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From an old, now-defunct internet chatline comes this gem of a story. One user had written the following heartfelt plea online, from which I take the title for this resourceful post:
“My friend just died. I don’t know what to do.”
The rest of the post had been deleted, so only the title remained. However, one particularly helpful response lives on, that was absolutely incredible. The reply by this self-titled “old guy” might just help to reframe things if you are grieving yourself (I know it did for me, which is why I’m sharing it here) – and even help change the way you approach life and death yourself, whether grieving or not.
“I’m old. What that means is that I’ve survived (so far) and a lot of people I’ve known and loved did not.
I’ve lost friends, best friends, acquaintances, co-workers, grandparents, mom, relatives, teachers, mentors, students, neighbours, and a host of other folks. I have no children, and I can’t imagine the pain it must be to lose a child. But here’s my two cents…
I wish I could say you get used to people dying. But I never did. I don’t want to. It tears a hole through me whenever somebody I love dies, no matter the circumstances. But I don’t want it to “not matter”. I don’t want it to be something that just passes. My scars are a testament to the love and the relationship that I had for and with that person. And if the scar is deep, so was the love. So be it.
Scars are a testament to life. Scars are a testament that I can love deeply and live deeply and be cut, or even gouged, and that I can heal and continue to live and continue to love. And the scar tissue is stronger than the original flesh ever was. Scars are a testament to life. Scars are only ugly to people who can’t see.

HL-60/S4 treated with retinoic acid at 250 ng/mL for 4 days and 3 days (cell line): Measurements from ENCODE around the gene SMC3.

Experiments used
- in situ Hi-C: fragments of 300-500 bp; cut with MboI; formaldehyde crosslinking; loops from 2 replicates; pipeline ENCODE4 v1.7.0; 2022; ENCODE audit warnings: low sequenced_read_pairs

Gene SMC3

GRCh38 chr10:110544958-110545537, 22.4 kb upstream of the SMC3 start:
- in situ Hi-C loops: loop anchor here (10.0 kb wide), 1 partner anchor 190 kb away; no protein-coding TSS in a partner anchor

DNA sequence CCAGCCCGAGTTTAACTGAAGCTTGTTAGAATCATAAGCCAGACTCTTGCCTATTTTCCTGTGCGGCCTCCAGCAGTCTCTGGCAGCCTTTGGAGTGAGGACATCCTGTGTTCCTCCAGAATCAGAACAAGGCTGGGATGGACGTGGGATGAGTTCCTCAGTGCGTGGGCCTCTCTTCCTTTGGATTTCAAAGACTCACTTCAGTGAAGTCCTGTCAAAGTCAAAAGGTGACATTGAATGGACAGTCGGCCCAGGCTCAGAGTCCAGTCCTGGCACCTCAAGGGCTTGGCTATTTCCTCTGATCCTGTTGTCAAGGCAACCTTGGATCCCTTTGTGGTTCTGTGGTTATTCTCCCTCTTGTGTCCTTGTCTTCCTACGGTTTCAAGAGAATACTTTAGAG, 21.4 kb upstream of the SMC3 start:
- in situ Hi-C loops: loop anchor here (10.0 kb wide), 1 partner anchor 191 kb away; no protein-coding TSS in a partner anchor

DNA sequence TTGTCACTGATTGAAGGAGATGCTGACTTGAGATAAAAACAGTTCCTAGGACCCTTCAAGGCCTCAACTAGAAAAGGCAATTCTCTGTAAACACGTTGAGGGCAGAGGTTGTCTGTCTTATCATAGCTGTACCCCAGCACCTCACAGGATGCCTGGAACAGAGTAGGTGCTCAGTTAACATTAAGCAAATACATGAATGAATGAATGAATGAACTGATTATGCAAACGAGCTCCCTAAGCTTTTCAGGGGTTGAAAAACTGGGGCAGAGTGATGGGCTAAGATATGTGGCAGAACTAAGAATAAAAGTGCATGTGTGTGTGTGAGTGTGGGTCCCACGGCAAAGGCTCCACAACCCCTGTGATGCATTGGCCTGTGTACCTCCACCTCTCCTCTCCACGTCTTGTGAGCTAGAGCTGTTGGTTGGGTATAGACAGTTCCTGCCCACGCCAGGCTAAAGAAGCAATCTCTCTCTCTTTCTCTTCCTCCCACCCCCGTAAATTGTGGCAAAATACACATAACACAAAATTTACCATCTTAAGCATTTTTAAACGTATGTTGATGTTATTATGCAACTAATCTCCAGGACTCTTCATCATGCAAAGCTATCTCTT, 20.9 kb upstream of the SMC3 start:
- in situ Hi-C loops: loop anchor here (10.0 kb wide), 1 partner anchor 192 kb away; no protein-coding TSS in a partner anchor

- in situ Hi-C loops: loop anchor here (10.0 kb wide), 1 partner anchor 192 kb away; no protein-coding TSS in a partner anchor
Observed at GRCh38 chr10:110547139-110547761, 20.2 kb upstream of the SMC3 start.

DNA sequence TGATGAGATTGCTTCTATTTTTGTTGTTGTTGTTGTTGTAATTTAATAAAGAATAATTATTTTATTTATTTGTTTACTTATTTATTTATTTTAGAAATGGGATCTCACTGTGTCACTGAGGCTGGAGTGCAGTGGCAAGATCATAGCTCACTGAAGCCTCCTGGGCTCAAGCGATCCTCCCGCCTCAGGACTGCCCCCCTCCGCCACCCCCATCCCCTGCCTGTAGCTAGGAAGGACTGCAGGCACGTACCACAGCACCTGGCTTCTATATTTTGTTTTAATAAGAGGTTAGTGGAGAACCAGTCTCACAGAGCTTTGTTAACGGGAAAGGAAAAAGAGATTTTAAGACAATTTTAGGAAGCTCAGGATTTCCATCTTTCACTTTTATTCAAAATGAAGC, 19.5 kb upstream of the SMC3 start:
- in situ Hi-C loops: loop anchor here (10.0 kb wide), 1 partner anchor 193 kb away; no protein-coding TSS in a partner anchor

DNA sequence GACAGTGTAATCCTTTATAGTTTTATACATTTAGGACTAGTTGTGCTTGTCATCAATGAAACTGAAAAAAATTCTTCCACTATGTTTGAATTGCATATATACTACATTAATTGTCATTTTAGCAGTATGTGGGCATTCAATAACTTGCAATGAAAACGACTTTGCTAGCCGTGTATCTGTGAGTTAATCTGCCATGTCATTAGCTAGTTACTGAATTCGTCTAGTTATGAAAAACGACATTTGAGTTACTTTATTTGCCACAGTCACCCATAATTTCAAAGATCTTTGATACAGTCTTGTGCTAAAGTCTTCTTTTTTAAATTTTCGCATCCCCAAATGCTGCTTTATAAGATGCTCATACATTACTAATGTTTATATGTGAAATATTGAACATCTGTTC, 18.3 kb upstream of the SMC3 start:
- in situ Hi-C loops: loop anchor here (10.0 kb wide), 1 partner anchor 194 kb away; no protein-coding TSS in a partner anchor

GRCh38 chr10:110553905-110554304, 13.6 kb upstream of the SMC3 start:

As for grief, you’ll find it comes in waves. When the ship is first wrecked, you’re drowning, with wreckage all around you. Everything floating around you reminds you of the beauty and the magnificence of the ship that was, and is no more. And all you can do is float. You find some piece of the wreckage and you hang on for a while. Maybe it’s some physical thing. Maybe it’s a happy memory or a photograph. Maybe it’s a person who is also floating. For a while, all you can do is float. Stay alive.
In the beginning, the waves are 100 feet tall and crash over you without mercy. They come 10 seconds apart and don’t even give you time to catch your breath. All you can do is hang on and float. After a while, maybe weeks, maybe months, you’ll find the waves are still 100 feet tall, but they come further apart. When they come, they still crash all over you and wipe you out. But in between, you can breathe, you can function. You never know what’s going to trigger the grief. It might be a song, a picture, a street intersection, the smell of a cup of coffee. It can be just about anything…and the wave comes crashing. But in between waves, there is life.
Somewhere down the line, and it’s different for everybody, you find that the waves are only 80 feet tall. Or 50 feet tall. And while they still come, they come further apart. You can see them coming. An anniversary, a birthday, or Christmas, or landing at O’Hare. You can see it coming, for the most part, and prepare yourself. And when it washes over you, you know that somehow you will, again, come out the other side. Soaking wet, sputtering, still hanging on to some tiny piece of the wreckage, but you’ll come out.
Take it from an old guy. The waves never stop coming, and somehow you don’t really want them to. But you learn that you’ll survive them. And other waves will come. And you’ll survive them too.
If you’re lucky, you’ll have lots of scars from lots of loves. And lots of shipwrecks.”
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